Like the weather, everyone complains about how slanderous politics has become but no one ever does anything about it.
Take the latest mudfest where two millionaires now argue over who got rich the worse way — the bare knuckle capitalism of Mitt Romney or the barely disguised influence-peddling of Newt Gingrich.
The answer is unimportant compared to the broken process that has delivered us to today’s political crassness and crudeness. Politics are paramount; policy unimportant.
The raw politics surrounding TransCanada’s Keystone XL pipeline, designed to carry oil-bearing sands from Canada’s Alberta province to Texas refineries, showcase this perfectly.
Promoters of the $7 billion, 1,700-mile project frame the now-stalled pipeline as a fight for jobs and energy against bike-riding, granola-eating environmentalists.
In Nebraska, ground zero for the pipeline fight, a coalition of farmers, cattle ranchers and statewide citizen groups see it differently. They view it as a fight for property rights and rural livelihoods rooted in thin soil and life-giving water.
Compounding the controversy, however, are partisan, national politicians.
While Nebraska’s good people and nonpartisan legislature spent the early winter searching for solutions to worries about the pipeline’s planned route — through the eastern edge of its fragile Sandhills ranchland and, often, in the water of the region’s vital Ogallala Aquifer — the Big Pols of Capitol Hill jumped into the fray to make hash of a largely local, nearly-solved problem.
What happened is a lesson in today’s foolish, wasteful politics.
Nebraskans of every political stripe and occupation worked with Republican Gov. Dave Heineman to hold a special session of the state’s nonpartisan, unicameral legislature to address what all felt were serious flaws in the pipeline’s route and design.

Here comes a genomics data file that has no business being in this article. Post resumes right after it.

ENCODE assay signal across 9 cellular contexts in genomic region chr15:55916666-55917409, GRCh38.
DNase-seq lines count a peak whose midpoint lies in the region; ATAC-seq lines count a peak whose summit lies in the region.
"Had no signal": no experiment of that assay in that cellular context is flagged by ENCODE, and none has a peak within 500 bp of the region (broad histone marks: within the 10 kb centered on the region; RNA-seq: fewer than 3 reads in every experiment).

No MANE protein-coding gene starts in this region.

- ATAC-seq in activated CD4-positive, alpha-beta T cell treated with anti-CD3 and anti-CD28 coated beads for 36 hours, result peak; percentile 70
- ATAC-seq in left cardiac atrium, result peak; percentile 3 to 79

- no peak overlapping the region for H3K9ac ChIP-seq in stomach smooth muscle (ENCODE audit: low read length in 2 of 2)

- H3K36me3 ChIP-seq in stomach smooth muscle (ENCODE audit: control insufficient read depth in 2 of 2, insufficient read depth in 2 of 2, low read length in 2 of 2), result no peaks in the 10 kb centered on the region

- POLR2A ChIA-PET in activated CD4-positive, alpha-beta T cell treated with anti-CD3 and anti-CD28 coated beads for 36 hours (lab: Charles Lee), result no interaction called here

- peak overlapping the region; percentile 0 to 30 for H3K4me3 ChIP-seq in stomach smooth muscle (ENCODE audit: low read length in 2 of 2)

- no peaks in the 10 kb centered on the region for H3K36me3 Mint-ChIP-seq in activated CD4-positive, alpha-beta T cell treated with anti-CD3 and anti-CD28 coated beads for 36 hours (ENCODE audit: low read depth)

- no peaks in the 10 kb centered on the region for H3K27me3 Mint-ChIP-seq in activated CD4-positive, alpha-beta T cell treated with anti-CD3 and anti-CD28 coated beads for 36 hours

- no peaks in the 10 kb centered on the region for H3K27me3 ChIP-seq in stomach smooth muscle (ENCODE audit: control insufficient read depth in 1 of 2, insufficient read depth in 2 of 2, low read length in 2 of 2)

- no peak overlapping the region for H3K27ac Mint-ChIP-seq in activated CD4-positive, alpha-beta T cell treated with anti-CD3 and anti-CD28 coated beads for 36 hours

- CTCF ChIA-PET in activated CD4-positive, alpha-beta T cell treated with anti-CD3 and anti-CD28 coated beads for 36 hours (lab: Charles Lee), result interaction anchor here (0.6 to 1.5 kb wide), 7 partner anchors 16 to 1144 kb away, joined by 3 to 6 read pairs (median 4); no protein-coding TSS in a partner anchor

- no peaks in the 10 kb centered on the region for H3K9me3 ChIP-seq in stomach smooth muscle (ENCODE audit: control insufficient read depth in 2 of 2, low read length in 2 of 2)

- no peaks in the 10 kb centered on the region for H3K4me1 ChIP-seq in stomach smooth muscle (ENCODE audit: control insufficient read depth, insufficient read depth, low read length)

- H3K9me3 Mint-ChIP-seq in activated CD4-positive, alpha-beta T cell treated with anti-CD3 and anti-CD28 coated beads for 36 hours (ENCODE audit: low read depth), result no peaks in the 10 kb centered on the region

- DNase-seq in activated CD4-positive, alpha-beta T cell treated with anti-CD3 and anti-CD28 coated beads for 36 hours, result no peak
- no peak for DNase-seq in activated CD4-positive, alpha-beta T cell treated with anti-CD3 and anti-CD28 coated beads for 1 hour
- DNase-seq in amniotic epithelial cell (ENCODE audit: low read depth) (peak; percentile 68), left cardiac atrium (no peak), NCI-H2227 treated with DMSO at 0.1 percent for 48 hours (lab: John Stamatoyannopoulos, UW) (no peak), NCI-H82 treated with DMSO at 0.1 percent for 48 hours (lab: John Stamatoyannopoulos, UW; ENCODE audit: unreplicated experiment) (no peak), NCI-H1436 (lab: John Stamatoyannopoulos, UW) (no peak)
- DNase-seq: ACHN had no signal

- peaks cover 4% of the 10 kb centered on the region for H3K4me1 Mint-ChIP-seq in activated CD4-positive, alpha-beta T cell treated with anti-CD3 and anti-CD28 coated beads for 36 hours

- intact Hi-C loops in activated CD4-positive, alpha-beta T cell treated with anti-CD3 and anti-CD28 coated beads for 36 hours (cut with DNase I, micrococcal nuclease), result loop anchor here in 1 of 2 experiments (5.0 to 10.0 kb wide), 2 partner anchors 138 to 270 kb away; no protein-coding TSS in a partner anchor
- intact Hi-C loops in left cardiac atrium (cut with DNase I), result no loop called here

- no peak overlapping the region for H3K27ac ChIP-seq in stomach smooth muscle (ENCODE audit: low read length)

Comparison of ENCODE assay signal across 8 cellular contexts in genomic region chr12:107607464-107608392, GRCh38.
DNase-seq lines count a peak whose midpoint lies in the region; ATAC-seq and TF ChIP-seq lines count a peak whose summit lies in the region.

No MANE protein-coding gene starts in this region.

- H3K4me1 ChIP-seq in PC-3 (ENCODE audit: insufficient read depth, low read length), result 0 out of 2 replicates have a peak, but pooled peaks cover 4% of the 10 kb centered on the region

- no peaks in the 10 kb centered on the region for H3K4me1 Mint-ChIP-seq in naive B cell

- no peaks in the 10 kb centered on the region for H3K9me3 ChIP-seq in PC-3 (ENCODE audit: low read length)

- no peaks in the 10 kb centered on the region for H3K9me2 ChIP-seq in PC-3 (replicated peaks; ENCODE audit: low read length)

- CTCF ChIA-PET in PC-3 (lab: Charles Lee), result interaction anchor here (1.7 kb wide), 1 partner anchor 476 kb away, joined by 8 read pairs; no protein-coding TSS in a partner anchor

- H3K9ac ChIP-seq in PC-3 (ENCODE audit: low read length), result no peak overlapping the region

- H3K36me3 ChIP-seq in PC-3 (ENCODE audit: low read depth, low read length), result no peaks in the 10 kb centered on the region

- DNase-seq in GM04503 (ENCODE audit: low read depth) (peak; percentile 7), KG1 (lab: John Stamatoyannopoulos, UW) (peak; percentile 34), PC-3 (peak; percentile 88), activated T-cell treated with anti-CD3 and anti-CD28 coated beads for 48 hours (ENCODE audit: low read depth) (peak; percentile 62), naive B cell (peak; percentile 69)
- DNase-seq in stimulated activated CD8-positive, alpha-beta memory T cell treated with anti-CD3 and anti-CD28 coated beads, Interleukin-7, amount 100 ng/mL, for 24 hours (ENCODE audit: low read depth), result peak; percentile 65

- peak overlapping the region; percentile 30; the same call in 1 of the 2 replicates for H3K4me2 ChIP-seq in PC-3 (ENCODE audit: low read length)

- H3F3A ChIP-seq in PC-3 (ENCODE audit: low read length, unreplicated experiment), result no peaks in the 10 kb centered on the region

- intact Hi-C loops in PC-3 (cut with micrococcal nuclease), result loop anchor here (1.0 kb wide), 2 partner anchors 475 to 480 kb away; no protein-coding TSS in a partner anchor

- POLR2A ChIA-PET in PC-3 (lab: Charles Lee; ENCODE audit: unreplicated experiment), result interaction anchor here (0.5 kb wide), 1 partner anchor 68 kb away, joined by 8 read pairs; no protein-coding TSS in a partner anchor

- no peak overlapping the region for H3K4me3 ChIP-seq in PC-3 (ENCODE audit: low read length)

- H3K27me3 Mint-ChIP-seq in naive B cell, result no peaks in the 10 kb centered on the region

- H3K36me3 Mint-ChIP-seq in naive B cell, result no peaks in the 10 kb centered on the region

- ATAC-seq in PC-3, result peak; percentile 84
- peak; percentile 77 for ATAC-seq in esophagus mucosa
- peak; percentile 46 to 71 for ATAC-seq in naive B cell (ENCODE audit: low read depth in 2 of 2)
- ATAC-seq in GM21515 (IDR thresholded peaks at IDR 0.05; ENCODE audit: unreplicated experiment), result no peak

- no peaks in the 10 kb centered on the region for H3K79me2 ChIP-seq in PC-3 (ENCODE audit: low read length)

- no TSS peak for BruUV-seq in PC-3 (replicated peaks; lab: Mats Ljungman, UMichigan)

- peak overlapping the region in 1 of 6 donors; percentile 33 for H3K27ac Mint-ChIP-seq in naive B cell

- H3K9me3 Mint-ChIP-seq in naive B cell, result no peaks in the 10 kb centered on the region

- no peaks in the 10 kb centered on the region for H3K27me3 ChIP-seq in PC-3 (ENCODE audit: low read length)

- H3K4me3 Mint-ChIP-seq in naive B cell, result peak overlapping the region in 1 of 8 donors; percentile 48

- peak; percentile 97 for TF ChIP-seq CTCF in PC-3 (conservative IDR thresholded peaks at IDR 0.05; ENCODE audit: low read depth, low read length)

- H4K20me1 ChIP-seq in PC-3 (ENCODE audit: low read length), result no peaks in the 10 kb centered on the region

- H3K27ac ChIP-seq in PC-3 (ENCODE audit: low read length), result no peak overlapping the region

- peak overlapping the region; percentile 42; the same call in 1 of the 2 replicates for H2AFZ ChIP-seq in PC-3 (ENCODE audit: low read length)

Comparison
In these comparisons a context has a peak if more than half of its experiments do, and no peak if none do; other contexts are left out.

In mid-November, two bills — one that gives the state’s Public Service Commission authority over where to site future oil pipelines and another that moved the XL pipeline out of the Sandhills — passed the legislature by 46-0 votes. “Heineman,” reported the Nov. 22 Lincoln Journal Star, “immediately signed the measures into law.”
Problem solved, right? The state that was holding up the entire pipeline, Nebraska, had worked out a nonpartisan — and unanimous — solution to a problem that had nothing to do with jobs, America’s thirst for oil or solar-powered greenie weenies.
Instead, it centered on what ranchers and the majority of Nebraskans clearly thought necessary: protection of their delicate ranchlands atop an ocean of life-giving water. After all, crude oil might be found anywhere but Nebraska’s Sandhills, 13 millions acres of green grass, fat cattle and blue sky, existed nowhere else.
So the locals — the folks who Washington reductionists always claim are smart enough to solve their own problems — solved their own problems.
But, lo-and-behold, that created another problem: the Big Pols hadn’t gotten any political benefit from the Nebraska solutions.
No partisan advantage No campaign issue. No legislative leg-up. No nothing.
No worry; those woes were solved by the Republican demand of the White House to rule the pipeline a go/no go project by Feb. 29 as part of the Christmas compromise to continue a modest federal tax break.
The clever White House, however, defined the ultimatum as a problem of process — gee, not enough time to complete the environmental work needed to legally approve this — and, as such, made an easy “no go” decision in mid-January.
The irony of partisan politicians making the pipeline into a 2012 election litmus test is that any new pipeline route through Nebraska all but removes the feds from any role whatsoever now because the special legislative session gave the state’s Public Service Commission “authority for siting future oil pipelines.”
Golly, that news made the paper — in November. But hey, the choice was never between jobs and environmentalists. It was between partisan politics and private-public good and public, despite the politicians, got it right.
© 2011 ag comm